3. ALPHAMSTONE. (B.b.)
(O.S. 6 in. (a)xii. S.E. (b)xvii. N.E.)
Alphamstone is a parish and small village 5½ m.
N.E. of Halstead. The church is interesting.
a(1). Parish Church (dedication unknown)
stands towards the N. end of the parish. The walls
are of flint rubble, except the S. wall of the chancel,
which is partly of brick; the dressings are of limestone and the roofs are covered with tiles and
slates; the bell-turret is weather-boarded. The
Nave was built probably in the 12th century.
A West tower was added at some uncertain date and
subsequently demolished. Early in the 14th century the Chancel was rebuilt; shortly afterwards
the chancel-arch and S. arcade were built and the
South Aisle added. In the 15th century the North
Porch was added. In the 15th century the S. wall
of the chancel was partly rebuilt and the South
Porch added. The church was restored at the
end of the 19th century, when the Bell-turret was
repaired and the chancel largely refaced. There is
a considerable collection of sarsen stones in and
about the churchyard, which appear to have been
brought together by human agency.
The Church, Plan
Architectural Description—The Chancel (34 ft.
by 18½ ft.) is faced on the E. and N. with black
flints; it has a modern E. window, with some reset
stones in the splays, rear-arch and the external
sill. In the N. wall are three windows, the two
eastern are modern except for the splays and reararches, which are of c. 1300; the westernmost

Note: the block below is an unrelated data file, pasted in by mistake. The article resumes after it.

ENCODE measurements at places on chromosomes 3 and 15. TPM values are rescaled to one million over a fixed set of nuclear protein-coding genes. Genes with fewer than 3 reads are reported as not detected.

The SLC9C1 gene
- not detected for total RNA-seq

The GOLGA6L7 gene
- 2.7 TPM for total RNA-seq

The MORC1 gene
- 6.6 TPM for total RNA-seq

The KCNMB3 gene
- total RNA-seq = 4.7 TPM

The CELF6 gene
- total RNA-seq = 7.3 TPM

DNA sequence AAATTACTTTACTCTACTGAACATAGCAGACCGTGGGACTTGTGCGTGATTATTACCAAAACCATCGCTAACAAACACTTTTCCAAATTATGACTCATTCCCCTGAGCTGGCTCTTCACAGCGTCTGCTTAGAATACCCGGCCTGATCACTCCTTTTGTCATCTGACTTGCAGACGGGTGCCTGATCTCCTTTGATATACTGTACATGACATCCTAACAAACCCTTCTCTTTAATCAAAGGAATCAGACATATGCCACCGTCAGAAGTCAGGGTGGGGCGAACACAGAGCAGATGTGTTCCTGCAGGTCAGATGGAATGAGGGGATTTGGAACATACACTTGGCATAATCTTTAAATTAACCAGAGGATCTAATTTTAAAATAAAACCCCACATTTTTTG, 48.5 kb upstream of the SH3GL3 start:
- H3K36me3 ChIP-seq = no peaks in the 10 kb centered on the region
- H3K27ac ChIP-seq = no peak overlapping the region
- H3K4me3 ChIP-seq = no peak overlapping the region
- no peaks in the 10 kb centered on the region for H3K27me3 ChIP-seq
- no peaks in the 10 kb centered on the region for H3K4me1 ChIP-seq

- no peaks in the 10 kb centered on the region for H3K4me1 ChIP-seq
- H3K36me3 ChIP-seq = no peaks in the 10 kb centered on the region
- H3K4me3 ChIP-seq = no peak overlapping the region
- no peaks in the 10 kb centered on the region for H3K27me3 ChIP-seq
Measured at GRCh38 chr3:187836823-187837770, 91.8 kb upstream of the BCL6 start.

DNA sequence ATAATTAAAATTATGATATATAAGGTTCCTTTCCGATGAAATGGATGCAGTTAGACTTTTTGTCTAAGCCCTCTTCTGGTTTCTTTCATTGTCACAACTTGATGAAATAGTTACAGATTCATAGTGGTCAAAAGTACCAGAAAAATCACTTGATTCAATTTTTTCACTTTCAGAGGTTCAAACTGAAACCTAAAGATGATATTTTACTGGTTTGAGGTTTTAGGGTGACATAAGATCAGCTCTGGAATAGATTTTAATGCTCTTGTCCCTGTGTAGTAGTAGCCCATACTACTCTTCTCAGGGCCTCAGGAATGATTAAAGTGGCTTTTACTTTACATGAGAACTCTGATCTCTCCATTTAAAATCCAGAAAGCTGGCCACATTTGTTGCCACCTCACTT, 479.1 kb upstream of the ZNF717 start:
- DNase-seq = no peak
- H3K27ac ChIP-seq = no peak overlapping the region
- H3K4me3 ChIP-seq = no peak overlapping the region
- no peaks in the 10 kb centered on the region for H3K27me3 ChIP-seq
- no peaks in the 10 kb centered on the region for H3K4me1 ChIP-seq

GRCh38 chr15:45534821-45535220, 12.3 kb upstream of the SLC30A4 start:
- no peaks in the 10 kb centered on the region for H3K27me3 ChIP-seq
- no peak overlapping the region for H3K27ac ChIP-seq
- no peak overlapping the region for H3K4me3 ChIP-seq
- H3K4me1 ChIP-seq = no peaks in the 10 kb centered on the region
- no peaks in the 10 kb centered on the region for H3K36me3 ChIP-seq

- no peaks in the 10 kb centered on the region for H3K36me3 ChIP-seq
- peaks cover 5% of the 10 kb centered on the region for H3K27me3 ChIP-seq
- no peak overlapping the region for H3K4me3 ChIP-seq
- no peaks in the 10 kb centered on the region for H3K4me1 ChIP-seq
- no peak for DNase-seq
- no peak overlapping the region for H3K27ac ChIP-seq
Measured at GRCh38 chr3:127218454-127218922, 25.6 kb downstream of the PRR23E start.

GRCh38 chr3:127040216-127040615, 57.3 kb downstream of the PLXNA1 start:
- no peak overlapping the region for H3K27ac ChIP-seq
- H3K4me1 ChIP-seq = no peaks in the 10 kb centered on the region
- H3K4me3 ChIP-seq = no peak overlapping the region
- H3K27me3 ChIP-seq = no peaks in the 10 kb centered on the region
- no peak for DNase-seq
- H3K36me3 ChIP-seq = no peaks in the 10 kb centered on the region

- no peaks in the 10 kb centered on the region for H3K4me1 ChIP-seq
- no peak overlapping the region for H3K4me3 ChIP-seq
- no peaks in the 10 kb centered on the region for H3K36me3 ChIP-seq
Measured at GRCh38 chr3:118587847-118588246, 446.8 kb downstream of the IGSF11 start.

window is of c. 1300, partly restored, and of two
pointed lights with a quatrefoil in a two-centred
head; it is carried down below a transom to form
a 'low side,' which is fitted with old iron grilles
and modern shutters with old hinges. In the S.
wall are two windows, the eastern is modern except
for the 14th-century splays and rear-arch; the
western is uniform with the westernmost in the
N. wall, but one of the shutters is ancient; between
the windows is a 14th-century doorway with
chamfered jambs and segmental-pointed arch. The
14th-century chancel-arch is two-centred and of
three chamfered orders; the semi-octagonal responds have moulded capitals and bases.
The Nave (39 ft. by 20 ft.) has in the N. wall
two windows, the eastern is of early 14th-century
date and of two trefoiled ogee lights with tracery
in a two-centred head with a moulded label; the
western window is of the 15th century and of three
cinquefoiled ogee lights with tracery in a four-centred head with a moulded label; further W. is
a 12th-century round-headed window, now blocked
and only visible internally; W. of this window is
the 13th-century N. doorway, probably reset, and
with chamfered jambs and two-centred arch. The
early 14th-century S. arcade is of three bays with
two-centred arches of two chamfered orders; the
octagonal columns and semi-octagonal responds
have moulded capitals and bases. In the W. wall
is a modern window and on either side of it and
visible externally are the responds and springers
of a 14th-century tower-arch.
The South Aisle (9½ ft. wide) has an early 14th-century E. window of three trefoiled ogee lights
with net tracery in a two-centred head. In the
S. wall are three windows, the two eastern are of
the 14th century and of two trefoiled lights with
tracery in a two-centred head; the westernmost
has a 17th-century oak frame and a square head;
between the two western windows is the early
14th-century S. doorway with chamfered jambs,
two-centred arch and moulded label with headstops.
The North Porch is timber-framed on modern
dwarf brick walls. The timber-framing is partly
of the 15th century and the outer archway has
posts and a two-centred head of that period.
The South Porch is probably of the 16th or 17th
century and has a four-centred outer archway and
moulded barge-boards. In the E. wall is a plain
The Roof of the chancel is probably of the 17th
century and has plain and very light tie-beams and
posts. The roof of the nave has tie-beams, collars
and rafters probably of the 15th century. The
15th-century roof of the N. porch has a tie-beam